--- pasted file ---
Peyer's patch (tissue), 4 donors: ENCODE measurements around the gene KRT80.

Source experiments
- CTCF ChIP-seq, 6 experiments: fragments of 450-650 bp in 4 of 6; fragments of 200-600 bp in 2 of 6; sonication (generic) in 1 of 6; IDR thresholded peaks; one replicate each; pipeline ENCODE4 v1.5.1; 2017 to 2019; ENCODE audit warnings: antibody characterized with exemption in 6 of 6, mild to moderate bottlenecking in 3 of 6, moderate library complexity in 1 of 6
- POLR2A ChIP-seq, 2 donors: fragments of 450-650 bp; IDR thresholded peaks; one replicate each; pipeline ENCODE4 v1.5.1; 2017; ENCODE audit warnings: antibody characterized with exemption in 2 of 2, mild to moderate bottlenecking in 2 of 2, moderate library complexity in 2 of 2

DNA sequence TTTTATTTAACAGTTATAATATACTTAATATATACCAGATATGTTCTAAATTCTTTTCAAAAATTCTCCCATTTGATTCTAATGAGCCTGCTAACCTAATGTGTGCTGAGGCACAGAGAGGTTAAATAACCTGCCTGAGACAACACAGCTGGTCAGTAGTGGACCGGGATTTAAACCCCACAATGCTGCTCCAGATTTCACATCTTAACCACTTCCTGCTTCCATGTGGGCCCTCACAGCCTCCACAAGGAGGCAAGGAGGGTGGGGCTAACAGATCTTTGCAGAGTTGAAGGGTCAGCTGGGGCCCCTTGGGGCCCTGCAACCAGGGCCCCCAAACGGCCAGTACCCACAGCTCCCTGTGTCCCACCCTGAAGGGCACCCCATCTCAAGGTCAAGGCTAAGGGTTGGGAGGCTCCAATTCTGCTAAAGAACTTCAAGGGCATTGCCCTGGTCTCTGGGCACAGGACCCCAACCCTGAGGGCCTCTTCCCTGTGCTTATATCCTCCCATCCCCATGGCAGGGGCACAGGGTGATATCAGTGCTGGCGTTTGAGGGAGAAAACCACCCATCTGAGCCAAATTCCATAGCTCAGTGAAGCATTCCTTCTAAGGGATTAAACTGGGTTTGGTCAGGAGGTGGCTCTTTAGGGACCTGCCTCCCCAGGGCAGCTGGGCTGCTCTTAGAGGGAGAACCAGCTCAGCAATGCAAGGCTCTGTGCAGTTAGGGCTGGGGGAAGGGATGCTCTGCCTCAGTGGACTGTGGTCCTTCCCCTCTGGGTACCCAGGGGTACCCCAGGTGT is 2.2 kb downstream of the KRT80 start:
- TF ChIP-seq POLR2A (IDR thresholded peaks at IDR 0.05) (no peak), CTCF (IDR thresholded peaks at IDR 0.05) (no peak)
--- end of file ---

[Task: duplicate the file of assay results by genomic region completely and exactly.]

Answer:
Peyer's patch (tissue), 4 donors: ENCODE measurements around the gene KRT80.

Source experiments
- CTCF ChIP-seq, 6 experiments: fragments of 450-650 bp in 4 of 6; fragments of 200-600 bp in 2 of 6; sonication (generic) in 1 of 6; IDR thresholded peaks; one replicate each; pipeline ENCODE4 v1.5.1; 2017 to 2019; ENCODE audit warnings: antibody characterized with exemption in 6 of 6, mild to moderate bottlenecking in 3 of 6, moderate library complexity in 1 of 6
- POLR2A ChIP-seq, 2 donors: fragments of 450-650 bp; IDR thresholded peaks; one replicate each; pipeline ENCODE4 v1.5.1; 2017; ENCODE audit warnings: antibody characterized with exemption in 2 of 2, mild to moderate bottlenecking in 2 of 2, moderate library complexity in 2 of 2

DNA sequence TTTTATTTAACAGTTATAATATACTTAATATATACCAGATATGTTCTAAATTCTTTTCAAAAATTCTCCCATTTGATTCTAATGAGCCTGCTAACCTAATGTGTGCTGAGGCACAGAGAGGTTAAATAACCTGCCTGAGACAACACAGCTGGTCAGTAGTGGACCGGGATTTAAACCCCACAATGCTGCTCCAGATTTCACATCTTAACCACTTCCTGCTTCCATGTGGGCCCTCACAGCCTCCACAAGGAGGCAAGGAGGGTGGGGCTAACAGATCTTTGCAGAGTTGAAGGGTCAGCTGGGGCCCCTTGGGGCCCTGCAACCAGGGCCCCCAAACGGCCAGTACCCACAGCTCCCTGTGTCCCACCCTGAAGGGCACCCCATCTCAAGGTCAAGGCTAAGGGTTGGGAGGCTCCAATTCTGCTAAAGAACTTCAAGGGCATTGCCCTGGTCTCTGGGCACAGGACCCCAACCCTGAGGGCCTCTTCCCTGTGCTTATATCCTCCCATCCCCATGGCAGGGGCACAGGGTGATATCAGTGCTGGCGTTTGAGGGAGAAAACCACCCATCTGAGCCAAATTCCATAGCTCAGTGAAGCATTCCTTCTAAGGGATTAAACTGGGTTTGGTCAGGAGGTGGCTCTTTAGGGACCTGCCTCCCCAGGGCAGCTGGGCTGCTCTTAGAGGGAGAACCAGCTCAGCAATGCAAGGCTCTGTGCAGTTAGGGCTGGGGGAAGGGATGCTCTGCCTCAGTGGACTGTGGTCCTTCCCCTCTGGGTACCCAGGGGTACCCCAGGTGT is 2.2 kb downstream of the KRT80 start:
- TF ChIP-seq POLR2A (IDR thresholded peaks at IDR 0.05) (no peak), CTCF (IDR thresholded peaks at IDR 0.05) (no peak)